Feds Close Inquiry Into Tesla Fires Thanks To The Power Of Titanium

Following a spate of fires late last year, the National Highway Traffic Safety Administration announced it would investigate the Tesla Model S for a possible recall. As of today, that inquiry is closed, and it's all thanks to titanium. Go titanium!

Two fires last year in Washington State and Tennessee occurred after the Model S's undercarriage was struck by road debris, igniting the battery pack that lives in the floorpan of the vehicle. These fires sparked (pardon the pun) a NHTSA investigation into the car's safety, though fortunately no one was injured in either.

Tesla responded by releasing software update that raised the car's ride height, and then added a triple underbody shield that includes a layer of titanium onto new cars. Existing cars will be outfitted with the shield at no cost to owners.

Apparently, NHTSA is satisfied enough with these changes to say "case closed":

The National Highway Traffic Safety Administration has decided to close our investigation of the Model S Vehicle. NHTSA believes the company's revision to the vehicle's ride height and increased underbody protection should reduce both the frequency of underbody strikes and the risk of resulting fires. Consumers should have their vehicles serviced promptly once they receive notification from Tesla Motors.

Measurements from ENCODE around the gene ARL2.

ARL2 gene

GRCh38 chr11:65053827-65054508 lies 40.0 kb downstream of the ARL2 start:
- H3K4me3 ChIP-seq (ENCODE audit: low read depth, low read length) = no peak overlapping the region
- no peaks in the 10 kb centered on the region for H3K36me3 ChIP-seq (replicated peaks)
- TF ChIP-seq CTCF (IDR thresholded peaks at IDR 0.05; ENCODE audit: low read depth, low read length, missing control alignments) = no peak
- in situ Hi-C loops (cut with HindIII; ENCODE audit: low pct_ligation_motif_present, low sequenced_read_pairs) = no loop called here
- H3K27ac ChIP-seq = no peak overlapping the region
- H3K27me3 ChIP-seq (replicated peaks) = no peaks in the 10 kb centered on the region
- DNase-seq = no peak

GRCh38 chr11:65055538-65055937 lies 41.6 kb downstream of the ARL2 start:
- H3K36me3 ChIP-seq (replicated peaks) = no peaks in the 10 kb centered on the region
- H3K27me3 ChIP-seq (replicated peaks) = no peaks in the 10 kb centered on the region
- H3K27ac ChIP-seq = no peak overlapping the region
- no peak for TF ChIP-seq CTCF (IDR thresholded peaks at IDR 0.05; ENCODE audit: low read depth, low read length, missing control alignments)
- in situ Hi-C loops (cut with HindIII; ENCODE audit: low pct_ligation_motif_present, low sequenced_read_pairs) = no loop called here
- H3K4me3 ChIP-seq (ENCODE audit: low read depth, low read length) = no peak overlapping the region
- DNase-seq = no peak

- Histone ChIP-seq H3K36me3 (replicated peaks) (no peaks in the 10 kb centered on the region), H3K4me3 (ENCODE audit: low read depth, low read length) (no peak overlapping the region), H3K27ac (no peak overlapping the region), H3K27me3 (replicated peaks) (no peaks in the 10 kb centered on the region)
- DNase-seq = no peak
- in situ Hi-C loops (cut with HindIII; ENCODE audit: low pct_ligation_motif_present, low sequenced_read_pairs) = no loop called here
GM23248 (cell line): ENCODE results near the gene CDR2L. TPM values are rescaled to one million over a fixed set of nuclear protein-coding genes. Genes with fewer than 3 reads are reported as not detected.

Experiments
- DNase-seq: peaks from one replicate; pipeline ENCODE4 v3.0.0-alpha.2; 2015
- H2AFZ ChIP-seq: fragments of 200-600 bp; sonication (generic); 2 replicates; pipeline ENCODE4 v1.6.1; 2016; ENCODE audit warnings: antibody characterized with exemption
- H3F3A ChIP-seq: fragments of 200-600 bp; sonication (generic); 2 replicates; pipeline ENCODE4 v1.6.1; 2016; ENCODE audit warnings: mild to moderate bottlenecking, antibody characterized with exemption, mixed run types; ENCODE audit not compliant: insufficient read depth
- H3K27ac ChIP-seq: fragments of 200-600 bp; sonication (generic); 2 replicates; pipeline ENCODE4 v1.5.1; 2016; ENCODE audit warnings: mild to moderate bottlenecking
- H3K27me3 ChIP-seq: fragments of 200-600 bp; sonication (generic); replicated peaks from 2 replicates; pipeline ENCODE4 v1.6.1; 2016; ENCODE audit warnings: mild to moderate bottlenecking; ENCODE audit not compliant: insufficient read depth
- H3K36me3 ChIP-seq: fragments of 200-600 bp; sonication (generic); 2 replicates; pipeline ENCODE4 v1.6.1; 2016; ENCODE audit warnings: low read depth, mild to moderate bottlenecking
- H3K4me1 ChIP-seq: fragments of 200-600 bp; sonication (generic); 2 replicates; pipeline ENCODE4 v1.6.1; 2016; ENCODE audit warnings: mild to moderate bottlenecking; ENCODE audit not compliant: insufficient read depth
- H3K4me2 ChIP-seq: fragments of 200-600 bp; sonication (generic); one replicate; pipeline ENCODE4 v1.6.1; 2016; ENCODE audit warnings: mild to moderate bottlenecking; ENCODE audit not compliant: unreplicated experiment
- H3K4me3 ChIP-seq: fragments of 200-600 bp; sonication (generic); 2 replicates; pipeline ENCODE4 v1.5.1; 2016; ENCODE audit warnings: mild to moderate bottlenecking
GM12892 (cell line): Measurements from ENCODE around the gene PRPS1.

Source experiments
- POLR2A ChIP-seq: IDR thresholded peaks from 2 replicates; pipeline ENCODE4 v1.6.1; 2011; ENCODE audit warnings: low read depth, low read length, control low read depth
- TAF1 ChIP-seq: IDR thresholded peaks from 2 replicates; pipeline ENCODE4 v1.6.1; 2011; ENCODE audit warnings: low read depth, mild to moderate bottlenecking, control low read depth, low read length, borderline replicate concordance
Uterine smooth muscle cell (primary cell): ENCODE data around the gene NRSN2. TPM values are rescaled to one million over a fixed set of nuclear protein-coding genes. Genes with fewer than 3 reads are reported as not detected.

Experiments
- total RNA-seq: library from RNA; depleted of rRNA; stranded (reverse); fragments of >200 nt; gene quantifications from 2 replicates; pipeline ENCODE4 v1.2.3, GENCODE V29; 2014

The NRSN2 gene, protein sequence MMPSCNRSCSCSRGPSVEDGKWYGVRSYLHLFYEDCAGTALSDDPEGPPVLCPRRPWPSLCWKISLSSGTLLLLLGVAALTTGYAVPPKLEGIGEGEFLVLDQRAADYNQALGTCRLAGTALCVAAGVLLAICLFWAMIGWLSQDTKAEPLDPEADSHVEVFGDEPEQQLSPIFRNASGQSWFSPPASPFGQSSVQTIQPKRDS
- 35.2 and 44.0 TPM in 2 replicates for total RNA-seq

This is good news, and an example of how this process should work. The government raises questions about safety and the automaker makes changes on their own without necessitating a recall.

I also give a thumbs up to Musk for making good on his word from 2013:

"While we think it is highly unlikely, if something is discovered that would result in a material improvement in occupant fire safety, we will immediately apply that change to new cars and offer it as a free retrofit to all existing cars," Musk wrote.

And that's what they did. Titanium!

Photo credit AP